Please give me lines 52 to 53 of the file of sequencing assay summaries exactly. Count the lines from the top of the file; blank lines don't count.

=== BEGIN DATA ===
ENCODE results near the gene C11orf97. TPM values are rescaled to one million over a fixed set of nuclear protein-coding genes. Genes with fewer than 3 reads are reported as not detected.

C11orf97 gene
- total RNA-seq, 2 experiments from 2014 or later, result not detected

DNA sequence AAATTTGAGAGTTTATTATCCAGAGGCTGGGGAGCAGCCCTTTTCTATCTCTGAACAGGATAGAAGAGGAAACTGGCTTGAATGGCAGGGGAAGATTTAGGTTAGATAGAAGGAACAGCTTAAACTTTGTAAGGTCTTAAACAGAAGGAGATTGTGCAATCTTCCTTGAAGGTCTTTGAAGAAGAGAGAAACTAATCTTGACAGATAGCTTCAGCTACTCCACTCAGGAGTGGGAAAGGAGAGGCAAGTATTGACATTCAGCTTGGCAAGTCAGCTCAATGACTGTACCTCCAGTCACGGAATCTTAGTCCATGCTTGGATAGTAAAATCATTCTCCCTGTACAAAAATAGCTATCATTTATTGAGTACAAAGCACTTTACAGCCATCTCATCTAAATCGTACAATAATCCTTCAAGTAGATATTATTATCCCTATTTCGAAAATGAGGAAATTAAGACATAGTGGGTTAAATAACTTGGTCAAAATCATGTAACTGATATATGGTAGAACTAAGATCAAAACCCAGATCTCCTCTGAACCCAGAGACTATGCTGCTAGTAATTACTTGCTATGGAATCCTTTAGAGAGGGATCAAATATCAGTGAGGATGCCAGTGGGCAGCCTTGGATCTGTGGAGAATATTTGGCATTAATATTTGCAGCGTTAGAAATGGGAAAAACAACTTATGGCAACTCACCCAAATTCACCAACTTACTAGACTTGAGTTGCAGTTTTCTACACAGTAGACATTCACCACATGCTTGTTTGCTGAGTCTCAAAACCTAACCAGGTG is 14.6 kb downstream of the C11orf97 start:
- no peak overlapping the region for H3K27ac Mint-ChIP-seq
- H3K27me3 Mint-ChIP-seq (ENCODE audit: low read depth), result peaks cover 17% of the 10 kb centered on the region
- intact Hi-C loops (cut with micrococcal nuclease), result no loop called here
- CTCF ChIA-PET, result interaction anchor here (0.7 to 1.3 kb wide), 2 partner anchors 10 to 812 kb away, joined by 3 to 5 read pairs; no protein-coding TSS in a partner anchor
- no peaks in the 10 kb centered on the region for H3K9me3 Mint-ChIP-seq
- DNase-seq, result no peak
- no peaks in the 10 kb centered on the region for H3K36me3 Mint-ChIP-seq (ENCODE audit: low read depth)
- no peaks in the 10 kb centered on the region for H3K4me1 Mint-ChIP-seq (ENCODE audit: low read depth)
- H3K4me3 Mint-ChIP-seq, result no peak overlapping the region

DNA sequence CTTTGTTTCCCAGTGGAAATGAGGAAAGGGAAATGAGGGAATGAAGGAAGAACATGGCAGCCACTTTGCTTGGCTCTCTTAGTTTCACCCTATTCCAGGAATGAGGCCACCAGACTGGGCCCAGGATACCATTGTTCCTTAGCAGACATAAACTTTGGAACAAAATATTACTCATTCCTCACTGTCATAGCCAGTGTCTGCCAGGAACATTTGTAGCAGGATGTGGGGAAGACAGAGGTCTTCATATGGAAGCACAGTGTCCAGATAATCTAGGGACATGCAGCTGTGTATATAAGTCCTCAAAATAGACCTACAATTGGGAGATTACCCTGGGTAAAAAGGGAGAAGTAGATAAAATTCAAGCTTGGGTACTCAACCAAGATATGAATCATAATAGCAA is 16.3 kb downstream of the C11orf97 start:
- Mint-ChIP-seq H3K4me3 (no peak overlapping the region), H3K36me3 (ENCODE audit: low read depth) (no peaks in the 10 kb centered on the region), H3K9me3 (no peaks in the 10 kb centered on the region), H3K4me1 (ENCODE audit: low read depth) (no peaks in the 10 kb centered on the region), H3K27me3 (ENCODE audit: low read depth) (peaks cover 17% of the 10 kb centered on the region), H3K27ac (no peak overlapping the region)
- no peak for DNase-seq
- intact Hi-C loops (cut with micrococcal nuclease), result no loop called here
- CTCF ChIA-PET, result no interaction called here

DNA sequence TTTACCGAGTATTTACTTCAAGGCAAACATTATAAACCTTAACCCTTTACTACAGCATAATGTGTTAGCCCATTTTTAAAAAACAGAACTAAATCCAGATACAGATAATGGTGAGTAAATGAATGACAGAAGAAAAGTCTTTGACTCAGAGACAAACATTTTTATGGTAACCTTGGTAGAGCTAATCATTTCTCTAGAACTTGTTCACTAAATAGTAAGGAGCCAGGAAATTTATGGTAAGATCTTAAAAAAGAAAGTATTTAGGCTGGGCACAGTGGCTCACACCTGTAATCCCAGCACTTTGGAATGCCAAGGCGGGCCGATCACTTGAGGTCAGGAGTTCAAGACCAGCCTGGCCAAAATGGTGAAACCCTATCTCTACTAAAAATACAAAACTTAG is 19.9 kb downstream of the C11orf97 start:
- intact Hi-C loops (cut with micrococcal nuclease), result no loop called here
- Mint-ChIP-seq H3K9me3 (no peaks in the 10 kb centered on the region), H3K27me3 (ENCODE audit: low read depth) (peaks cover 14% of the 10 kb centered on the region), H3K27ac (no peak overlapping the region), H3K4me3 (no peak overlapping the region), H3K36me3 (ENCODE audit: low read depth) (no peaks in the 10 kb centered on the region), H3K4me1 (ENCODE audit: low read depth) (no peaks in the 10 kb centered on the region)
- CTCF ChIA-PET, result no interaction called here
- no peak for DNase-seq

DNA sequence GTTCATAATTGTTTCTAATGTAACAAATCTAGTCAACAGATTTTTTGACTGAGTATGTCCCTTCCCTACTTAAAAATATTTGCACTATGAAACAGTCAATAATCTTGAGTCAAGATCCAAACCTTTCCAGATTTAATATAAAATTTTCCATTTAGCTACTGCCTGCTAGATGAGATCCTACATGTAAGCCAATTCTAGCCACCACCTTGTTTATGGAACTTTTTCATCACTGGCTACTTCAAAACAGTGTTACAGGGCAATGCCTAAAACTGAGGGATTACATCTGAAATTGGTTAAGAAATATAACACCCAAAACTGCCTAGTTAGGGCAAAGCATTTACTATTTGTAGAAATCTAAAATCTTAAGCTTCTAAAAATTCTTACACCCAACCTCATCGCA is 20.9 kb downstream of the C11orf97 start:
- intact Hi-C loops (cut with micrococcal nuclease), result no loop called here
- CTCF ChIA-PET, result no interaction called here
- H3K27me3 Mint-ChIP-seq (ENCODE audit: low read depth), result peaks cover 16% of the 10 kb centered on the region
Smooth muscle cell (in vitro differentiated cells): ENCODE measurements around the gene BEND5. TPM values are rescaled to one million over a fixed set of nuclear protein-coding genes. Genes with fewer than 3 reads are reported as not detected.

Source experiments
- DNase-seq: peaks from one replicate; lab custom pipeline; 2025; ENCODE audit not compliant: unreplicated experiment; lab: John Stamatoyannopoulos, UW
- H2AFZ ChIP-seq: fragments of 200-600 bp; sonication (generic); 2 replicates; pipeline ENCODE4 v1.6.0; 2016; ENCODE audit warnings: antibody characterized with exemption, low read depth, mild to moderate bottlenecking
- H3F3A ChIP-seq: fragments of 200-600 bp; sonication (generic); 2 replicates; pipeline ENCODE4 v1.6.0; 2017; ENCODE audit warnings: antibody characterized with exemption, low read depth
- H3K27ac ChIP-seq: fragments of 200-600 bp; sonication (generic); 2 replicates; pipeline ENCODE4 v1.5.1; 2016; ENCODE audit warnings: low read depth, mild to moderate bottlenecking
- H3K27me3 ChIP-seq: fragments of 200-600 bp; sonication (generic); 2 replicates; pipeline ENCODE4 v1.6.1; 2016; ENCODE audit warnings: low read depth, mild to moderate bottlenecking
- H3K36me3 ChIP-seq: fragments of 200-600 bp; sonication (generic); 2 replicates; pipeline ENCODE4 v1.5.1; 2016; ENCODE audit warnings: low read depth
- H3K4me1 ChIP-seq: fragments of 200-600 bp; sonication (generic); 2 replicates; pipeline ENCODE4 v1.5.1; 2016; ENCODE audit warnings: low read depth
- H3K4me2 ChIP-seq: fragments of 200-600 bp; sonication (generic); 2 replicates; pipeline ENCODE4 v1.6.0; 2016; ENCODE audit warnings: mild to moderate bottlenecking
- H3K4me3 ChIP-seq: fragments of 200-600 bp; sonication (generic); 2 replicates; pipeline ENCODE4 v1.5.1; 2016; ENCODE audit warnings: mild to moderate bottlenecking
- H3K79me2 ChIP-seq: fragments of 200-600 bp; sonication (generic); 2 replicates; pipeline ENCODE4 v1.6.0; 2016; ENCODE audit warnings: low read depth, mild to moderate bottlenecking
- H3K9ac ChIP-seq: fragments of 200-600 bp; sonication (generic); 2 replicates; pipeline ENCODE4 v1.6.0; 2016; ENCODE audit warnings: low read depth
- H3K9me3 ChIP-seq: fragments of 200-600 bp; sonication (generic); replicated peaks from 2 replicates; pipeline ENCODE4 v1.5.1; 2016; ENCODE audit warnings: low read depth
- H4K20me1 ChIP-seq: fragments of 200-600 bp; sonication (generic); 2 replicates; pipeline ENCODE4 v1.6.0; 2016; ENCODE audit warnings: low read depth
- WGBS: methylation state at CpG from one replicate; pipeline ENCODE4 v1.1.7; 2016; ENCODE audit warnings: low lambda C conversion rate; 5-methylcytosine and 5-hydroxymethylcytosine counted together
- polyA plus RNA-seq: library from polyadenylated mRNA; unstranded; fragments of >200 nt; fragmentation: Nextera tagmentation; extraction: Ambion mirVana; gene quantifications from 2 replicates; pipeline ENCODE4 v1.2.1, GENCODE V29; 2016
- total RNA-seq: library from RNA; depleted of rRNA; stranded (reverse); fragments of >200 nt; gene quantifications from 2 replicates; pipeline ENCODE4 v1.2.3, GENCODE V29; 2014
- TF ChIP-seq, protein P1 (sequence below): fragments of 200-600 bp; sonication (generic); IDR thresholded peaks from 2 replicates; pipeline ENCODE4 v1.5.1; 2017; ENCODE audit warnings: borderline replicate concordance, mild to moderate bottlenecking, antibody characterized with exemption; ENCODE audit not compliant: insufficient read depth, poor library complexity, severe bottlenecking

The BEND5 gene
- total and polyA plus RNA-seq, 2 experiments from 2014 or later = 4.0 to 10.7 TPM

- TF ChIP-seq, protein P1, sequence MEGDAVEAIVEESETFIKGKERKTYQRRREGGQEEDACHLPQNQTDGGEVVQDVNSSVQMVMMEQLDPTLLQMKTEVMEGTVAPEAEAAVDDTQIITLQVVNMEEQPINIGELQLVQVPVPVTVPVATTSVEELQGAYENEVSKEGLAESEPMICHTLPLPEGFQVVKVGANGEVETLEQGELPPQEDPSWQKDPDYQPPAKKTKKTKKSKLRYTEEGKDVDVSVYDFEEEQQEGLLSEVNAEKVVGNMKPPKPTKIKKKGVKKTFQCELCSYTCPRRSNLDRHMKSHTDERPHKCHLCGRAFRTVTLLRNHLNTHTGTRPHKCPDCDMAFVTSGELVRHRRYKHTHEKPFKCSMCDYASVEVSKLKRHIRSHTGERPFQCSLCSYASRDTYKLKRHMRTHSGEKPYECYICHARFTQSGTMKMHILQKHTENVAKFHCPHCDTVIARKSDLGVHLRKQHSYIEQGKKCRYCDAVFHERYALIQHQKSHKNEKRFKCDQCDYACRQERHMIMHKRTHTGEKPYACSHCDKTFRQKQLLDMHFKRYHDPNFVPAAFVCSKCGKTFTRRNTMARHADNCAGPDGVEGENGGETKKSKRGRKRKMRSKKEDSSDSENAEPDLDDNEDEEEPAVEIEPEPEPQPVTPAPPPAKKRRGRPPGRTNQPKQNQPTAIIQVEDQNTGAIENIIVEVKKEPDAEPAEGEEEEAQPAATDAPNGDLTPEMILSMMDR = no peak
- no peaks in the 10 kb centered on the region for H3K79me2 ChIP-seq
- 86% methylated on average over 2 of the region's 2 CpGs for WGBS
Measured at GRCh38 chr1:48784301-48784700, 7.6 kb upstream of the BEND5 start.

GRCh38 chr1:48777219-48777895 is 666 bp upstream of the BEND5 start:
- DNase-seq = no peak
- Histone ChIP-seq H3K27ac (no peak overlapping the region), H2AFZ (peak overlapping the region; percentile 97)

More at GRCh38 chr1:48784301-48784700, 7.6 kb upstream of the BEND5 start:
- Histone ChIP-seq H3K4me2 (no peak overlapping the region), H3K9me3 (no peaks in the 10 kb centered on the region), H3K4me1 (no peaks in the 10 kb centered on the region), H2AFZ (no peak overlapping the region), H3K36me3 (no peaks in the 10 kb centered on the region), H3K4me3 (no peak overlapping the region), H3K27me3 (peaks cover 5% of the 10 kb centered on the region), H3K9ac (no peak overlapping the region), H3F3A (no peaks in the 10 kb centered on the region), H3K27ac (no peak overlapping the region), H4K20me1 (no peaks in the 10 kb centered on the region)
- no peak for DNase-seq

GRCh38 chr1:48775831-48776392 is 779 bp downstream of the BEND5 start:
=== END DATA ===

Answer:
Measured at GRCh38 chr1:48784301-48784700, 7.6 kb upstream of the BEND5 start.

GRCh38 chr1:48777219-48777895 is 666 bp upstream of the BEND5 start: